What to Do When You Can't Find an Entry-Level Seafarer Job

Jun 13, 2024 · 13 mins read ·

Job Seeker Tips
A seafarer looking through a telescope at a container ship that has the words jobs on its hull

As a Junior Engineer, Deck Cadet or someone else starting out on your career working in seafarer jobs, you might have noticed that the current employment situation in the shipping industry is somewhat precarious. 

There are various factors that are contributing to the shortage of seaman job opportunities for young seafarers and cadets and despite the construction of new vessels and the emergence of new shipping companies and manning agencies, as a fresh graduate you may be one of the many who are finding it challenging to get your foot on the maritime career ladder and land a job. 

Read more: Everything You Need to Know About Deck Cadet Jobs

So, what does this mean for you if you’re a current student or a recent graduate from a maritime academy? Martide is here to help with some sound advice.

Tackling unemployment when looking for a seafarer job

Whether you’re in your first or final year of maritime college, or you’ve already graduated and are looking for a job at sea, you might be grappling with concerns about job placements. On top of that, overhearing discussions among your seniors and peers often exacerbates the anxiety surrounding unemployment.

The stark reality is that the number of entry-level seafarer jobs has significantly decreased, and fewer companies are visiting maritime academy campuses. Consequently, if you’re a young maritime professional who is looking to embark on your first voyage, the prospects can seem bleak.

However, it’s clear that there are still many jobs on ships available. But - and here’s the but - thanks to the large number of Deck Cadets and Junior Marine Engineers, and even Wipers, Oilers and Messmen competing for these positions, the job market has become highly competitive.

Read more: Everything You Need to Know About Marine Oiler Jobs

So, how can you address this job shortage, handle the competition, and avoid mistakes during your job search?

How to increase your chances of finding a job at sea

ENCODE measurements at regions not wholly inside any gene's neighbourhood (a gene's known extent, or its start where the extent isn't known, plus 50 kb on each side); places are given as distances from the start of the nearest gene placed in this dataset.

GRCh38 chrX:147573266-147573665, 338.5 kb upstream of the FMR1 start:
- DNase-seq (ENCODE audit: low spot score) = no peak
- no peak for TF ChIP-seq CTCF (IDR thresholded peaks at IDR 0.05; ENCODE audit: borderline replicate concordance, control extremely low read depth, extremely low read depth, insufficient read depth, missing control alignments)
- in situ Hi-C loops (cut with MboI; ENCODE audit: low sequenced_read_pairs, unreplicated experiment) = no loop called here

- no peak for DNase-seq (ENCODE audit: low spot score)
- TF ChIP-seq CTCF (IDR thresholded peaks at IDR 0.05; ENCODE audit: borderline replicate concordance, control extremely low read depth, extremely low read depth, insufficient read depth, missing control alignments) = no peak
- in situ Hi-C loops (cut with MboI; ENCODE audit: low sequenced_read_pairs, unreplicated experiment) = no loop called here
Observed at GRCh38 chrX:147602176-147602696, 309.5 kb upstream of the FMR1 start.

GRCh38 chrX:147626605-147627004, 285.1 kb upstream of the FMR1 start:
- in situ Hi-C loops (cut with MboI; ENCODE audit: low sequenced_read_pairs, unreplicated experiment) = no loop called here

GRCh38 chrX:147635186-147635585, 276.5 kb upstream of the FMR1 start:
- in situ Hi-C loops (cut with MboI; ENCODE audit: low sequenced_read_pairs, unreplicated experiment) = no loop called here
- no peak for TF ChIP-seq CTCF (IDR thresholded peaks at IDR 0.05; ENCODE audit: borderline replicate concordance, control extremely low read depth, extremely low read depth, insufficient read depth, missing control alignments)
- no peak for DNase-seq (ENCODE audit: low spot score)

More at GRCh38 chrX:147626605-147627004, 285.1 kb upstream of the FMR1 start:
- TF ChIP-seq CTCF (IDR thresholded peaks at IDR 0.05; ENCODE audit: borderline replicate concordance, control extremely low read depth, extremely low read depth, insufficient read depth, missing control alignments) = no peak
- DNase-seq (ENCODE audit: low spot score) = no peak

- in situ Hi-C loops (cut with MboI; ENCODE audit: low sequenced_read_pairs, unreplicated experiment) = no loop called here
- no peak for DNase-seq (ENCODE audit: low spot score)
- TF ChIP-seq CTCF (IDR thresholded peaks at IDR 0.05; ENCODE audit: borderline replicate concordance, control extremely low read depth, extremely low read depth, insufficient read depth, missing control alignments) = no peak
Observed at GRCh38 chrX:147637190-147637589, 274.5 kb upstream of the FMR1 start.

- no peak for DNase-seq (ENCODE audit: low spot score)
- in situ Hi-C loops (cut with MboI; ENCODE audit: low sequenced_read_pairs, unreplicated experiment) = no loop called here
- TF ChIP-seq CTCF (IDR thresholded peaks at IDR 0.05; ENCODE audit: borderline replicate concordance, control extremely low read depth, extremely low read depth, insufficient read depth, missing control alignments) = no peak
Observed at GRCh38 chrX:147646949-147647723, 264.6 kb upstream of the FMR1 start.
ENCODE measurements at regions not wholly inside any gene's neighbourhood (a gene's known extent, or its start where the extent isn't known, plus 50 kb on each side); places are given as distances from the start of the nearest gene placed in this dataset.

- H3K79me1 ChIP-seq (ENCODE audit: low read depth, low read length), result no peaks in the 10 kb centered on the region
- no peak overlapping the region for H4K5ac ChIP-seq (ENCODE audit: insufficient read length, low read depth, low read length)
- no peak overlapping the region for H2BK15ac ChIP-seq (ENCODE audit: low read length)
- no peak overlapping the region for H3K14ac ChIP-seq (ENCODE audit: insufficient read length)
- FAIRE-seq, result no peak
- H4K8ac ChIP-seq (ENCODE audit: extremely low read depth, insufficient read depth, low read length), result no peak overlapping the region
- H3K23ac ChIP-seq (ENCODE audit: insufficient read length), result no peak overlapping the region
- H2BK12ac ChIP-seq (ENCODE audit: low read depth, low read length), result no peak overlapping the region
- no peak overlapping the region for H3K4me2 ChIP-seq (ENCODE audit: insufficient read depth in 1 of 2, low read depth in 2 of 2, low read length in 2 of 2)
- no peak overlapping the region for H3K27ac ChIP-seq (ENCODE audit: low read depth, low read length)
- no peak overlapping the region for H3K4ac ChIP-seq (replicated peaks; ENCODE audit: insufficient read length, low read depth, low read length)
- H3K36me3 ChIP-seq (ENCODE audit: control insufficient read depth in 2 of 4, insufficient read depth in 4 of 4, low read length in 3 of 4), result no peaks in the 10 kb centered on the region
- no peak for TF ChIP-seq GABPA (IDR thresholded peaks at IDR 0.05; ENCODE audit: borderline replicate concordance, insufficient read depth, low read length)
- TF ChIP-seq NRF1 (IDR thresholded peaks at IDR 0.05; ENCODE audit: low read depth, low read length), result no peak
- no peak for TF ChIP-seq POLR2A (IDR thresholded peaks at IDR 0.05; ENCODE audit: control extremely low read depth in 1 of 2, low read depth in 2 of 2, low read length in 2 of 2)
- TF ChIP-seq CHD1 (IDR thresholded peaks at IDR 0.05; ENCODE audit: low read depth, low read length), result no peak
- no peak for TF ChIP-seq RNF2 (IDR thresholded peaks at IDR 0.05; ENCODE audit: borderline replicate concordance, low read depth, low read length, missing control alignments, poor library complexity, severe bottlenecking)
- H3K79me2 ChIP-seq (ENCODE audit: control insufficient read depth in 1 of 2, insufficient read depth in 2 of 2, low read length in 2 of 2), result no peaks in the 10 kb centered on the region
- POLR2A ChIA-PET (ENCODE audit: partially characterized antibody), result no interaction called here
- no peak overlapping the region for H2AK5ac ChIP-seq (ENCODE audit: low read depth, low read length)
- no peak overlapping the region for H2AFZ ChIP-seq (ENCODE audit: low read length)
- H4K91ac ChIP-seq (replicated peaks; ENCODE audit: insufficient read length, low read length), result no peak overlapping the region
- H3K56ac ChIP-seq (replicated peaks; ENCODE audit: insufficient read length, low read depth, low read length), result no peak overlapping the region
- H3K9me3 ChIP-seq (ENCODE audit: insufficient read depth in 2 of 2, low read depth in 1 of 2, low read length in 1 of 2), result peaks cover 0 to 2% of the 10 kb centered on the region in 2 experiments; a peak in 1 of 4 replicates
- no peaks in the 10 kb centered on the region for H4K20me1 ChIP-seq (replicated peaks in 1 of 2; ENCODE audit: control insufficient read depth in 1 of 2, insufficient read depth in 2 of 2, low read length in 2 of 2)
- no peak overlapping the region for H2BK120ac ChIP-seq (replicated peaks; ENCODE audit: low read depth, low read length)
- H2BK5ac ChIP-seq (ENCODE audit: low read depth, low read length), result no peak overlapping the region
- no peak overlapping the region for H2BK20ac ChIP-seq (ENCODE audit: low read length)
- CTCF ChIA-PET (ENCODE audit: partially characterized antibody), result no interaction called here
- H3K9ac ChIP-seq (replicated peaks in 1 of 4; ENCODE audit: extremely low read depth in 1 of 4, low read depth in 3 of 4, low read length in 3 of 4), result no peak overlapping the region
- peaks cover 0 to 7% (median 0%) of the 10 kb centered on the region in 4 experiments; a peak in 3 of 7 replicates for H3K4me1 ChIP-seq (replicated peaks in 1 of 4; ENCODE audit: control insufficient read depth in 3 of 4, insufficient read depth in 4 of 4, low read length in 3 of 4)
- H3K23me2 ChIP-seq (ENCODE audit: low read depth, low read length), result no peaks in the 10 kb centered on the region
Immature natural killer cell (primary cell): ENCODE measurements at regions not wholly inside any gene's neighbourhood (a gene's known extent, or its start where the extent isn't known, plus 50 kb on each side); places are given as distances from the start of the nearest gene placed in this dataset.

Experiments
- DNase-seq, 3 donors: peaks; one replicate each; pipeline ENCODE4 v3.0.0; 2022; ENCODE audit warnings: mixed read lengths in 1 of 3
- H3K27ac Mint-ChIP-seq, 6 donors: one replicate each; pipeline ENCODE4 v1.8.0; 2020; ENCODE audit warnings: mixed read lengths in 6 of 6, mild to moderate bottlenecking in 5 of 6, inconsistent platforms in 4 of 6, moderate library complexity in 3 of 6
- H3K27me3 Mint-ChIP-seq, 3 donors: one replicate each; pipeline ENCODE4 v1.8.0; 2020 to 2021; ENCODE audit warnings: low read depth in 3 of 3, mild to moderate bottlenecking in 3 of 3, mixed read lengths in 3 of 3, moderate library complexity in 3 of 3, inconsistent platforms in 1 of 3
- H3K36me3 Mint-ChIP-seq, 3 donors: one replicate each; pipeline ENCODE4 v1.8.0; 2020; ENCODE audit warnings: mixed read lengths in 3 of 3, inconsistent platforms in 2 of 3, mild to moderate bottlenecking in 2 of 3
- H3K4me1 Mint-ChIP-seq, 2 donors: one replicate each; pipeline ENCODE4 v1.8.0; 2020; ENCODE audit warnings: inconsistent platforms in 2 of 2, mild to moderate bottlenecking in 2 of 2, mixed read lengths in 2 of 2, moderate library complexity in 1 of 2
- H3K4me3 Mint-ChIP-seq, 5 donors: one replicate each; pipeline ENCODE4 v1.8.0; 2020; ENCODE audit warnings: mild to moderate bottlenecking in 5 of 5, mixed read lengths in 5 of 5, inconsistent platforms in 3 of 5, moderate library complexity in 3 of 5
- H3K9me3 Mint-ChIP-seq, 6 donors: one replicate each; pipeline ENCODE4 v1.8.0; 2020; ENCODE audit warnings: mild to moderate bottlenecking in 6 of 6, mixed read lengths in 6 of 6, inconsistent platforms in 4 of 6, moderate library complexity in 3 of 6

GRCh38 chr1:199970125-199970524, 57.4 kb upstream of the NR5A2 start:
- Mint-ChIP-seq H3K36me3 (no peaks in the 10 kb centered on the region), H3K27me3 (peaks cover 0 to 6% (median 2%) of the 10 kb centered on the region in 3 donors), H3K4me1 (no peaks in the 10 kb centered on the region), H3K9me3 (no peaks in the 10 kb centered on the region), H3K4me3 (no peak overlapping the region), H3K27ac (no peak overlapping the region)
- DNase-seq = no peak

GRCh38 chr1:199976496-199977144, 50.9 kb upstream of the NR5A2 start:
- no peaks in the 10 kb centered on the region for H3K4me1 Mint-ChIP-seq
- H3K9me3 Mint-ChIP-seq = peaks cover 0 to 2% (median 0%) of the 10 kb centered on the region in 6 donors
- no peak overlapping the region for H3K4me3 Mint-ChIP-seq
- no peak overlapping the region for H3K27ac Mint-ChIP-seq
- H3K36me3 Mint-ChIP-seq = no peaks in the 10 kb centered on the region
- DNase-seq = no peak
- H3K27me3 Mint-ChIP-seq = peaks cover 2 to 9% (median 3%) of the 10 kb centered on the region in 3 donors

Here are some tips that will hopefully help you take the first steps towards a long and successful career in the maritime industry.

1. Keep on learning and building on your skills

With a significant number of other maritime academy graduates flooding the market, what will make you, as a budding seafarer, rise head and shoulders above the rest? Sure, your exam results might be great, but many Crew Managers and Manning Agents are looking for more.

Standing out from the crowd is crucial. Enhancing your skill set - and your seafarer resume - is one way to get you noticed and can even be a deciding factor for an employer. 

Think about it from a Crew Manager’s perspective: Who would you choose? A Wiper or a Deck Cadet who simply applies over and over to various companies, or someone who has actively taken on voluntary work, internships or further seafarer training since graduation?

Read more: Advancing Your Maritime Career with Seafarer Training

The goal is to present yourself as a well-rounded individual who is ready and excited to meet prospective employers and show them what you can do. Therefore, the content of your resume for a seaman is critical

Try engaging with seniors, current officers or engineers, and really make an effort to understand the nature of seafarer jobs, and the discipline and knowledge required. Taking online maritime courses or even in-person seafarer training, can also significantly help in finding a job at sea.

Just because you’ve finished college, it shouldn’t mean neglecting your maritime studies. Shipping company interviews often include technical questions, making it important to keep your knowledge fresh. 

For instance, revisiting the book A Seaman's Guide to the Rule of the Road periodically is beneficial. And don't panic, as this doesn't mean undertaking hardcore study, but rather an occasional review of important topics.

In addition, completing all the required STCW training and certification for your rank before applying for seafarer jobs is advisable. A seafarer resume with glaring omissions is not going to make an employer want to get in touch with you. 

2. Stay focused and keep your goals in sight

Setting goals, both short-term and long-term, is crucial during your hunt for a job on a ship. For example, some seafarers plan to transition to a shore-based maritime job after a few years at sea. 

Planning for a well-paying shore job involves outlining the necessary steps. Meanwhile, other seamen and women might want to pursue further education, such as an MBA in shipping and logistics.

Read more: 5 Ways to Upgrade Your Soft Skills for Shore Based Maritime Jobs

Postgraduate studies require significant research and effort. Choosing the right university, preparing statements of purpose, and securing admission to a reputable institution should be planned well in advance. 

Scholarships can provide substantial support, but obtaining one requires proving your worth and working hard.

But regardless of your future maritime career goals, make sure you have a plan, but don’t let it distract you from the task in hand: i.e. finding an entry-level job at sea.

3. Use your people skills and network, network, network!

Networking is perhaps the most crucial aspect of securing a seafarer job today - indeed, who you know can be a huge leap ahead in any industry.